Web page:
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Sometimes the best players in the world find this game just a baffling as we do. That's certainly been the case for Collin Morikawa, whose usually reliable fade has somehow vanished into thin air.
In its place, a draw, the kind of which the 25-year-old says he hasn't played "since maybe freshman year of college." While many recreational golfers would give anything to be blighted by such a problem, Morikawa admits it is "really hard" to trust the new shot shape.
"I played a lot of golf last week and a lot of holes to try to be able to trust it" he said, after positing a one-under 69 to kickstart his US Open challenge. "I haven't played a draw since maybe freshman year of college. Definitely in high school. It's different. It's not the same trust, but this week I have to trust it. That's the only way I'm going to hit shots."
Since turning pro in 2019, Morikawa has made a name for himself as one of the game's elite ball-strikers, regularly topping the tee-to-green stats. It's for that reason he ascended the world rankings so quickly, picking up five PGA Tour wins and two Majors on his debut appearances.
However, all that was done shaping the ball left-to-right. It's little wonder, then, that he was so reluctant to accept what was happening in front of his eyes.
"I was still trying to figure out the cut last Thursday," Morikawa added. "I mean, it was there for like three holes, and then it would disappear for three. I hit a point Thursday afternoon where I said, 'This is stupid. Why try and fight it?'
"I can still hit the golf ball. It's not like I'm not hitting it to where I want. Everything matched up, and it's just because I haven't played a draw in such a long time that you do have to think about the shot a little bit more. You have to be a little bit more clear.
"That's why I have [caddie] J.J. That's why I have [coach] Rick here. When we're on the course, just to really talk through things and make sure I'm making the right decision on how I'm going to play the shot.
"[Today] I pretty much only played a draw. That was kind of the game plan. Didn't really have to hit too many cuts. When I did, I didn't really pull them off. Just knowing and thinking about how to play a shot like that versus normally aiming out left and bringing it back to the hole."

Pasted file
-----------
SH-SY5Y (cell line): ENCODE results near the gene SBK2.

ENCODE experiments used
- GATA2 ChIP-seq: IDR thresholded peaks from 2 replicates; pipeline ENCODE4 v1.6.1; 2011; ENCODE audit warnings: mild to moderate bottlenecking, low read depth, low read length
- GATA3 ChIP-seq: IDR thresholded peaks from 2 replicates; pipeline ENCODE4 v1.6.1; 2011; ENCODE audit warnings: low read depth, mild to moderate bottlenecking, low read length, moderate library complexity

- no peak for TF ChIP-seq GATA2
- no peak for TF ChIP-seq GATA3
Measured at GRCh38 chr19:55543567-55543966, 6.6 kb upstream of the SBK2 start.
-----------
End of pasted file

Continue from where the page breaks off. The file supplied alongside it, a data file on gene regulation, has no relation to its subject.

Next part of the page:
There's a lesson in there for us all: play with what you've got. If one of the best golfers on the planet can't figure out how or why he's hitting the ball a certain way, it's a fool's errand for the rest of us to believe we can.
A lifelong golf fan, Andy graduated in 2019 with a degree in Sports Journalism and got his first role in the industry as the Instruction Editor for National Club Golfer. From there, he went on to enjoy a spell freelancing for Stats Perform producing football reports, and then for RacingNews365 covering Formula 1. However, he couldn't turn down the opportunity to get back into the sport he grew up watching and playing and now covers a mixture of equipment, instruction and news for Golf Monthly's website and print title.
Andy took up the game at the age of seven and even harboured ambitions of a career in the professional ranks for a spell. That didn’t pan out, but he still enjoys his weekend golf at Royal Troon and holds a scratch handicap. As a side note, he's made five holes-in-one and could quite possibly be Retief Goosen’s biggest fan.
As well as the above, some of Andy's work has featured on websites such as goal.com, dailyrecord.co.uk, and theopen.com.
What's in Andy's bag?
Driver: Callaway Mavrik Sub-Zero (9°)
3-wood: TaylorMade M1 (15°)
Driving iron: Titleist U500 (17°)
Irons: Callaway Apex Pro '19 (4-PW)
Wedges: Titleist Vokey SM9 (50°, 54° and 58°)
Putter: Titleist Scotty Cameron Newport 2.5
Ball: Titleist Pro V1
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